Leeches Cleared for Medical Use by the FDA
After Thousands of Years of Use, FDA Approves Leeches as Medical Devices
WebMD News Archive
June 28, 2004 -- Coming to a pharmacy near you, hordes of blood-sucking leeches!
It may sound like a horror movie, but the FDA says it's good medicine.
After thousands of years of use as an alternative treatment to blood-letting (an antiquated and abandoned practice of draining blood to cure diseases) and amputation, the FDA today approved the commercial marketing of leeches for medical purposes.
Medicinal leeches (Hirudo medicinalis) are blood-sucking aquatic animals that live in fresh water.
The small, slimy creatures were widely used in the 19th century to cure a variety of ailments. Currently, they are used in many parts of the world to help heal wounds and restore circulation in blocked blood veins.
Medicinal Leeches Finally Earn FDA Approval
Ricarimpex SAS, a French company, is the first to request and receive FDA clearance to market leeches in the U.S. as medical devices. The firm has been breeding leeches for 150 years in a certified facility and tracks each lot of leeches it produces.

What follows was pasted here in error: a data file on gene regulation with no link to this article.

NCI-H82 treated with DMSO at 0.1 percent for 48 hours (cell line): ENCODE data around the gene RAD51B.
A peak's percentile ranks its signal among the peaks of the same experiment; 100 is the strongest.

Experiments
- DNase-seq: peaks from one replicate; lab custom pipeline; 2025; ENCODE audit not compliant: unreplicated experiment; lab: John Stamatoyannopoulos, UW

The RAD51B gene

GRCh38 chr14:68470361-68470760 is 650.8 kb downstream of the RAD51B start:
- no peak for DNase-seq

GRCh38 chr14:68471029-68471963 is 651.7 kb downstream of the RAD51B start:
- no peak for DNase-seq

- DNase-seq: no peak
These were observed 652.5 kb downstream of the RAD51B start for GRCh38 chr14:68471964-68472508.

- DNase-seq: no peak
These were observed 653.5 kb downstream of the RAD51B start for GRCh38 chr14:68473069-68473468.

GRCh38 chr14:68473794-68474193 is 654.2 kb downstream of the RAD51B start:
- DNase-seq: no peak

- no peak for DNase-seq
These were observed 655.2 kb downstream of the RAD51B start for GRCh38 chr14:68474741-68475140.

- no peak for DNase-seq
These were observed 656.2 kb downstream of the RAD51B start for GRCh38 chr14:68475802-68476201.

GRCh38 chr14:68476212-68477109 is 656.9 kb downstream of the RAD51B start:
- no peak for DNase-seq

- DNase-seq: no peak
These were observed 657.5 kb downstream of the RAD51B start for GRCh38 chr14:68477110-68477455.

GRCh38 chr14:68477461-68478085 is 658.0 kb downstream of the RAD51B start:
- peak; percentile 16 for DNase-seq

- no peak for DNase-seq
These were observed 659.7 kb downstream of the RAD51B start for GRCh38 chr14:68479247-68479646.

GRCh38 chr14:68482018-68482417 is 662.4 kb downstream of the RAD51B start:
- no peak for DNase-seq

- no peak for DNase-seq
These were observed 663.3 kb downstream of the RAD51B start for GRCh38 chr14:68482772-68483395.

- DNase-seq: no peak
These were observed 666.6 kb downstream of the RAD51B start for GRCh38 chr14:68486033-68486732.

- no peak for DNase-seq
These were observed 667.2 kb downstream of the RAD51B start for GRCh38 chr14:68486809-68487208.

In approving leeches as a medical device, the FDA says it reviewed the literature on leeches use in medicine and evaluated the safety information provided by Ricarimpex.
Under the law, a medical device is any article designed to diagnose, cure, treat, prevent, or mitigate a disease or condition; or to affect the function or structure of the body that does not achieve its effect primarily through a chemical action and is not metabolized.
SOURCE: News release, FDA.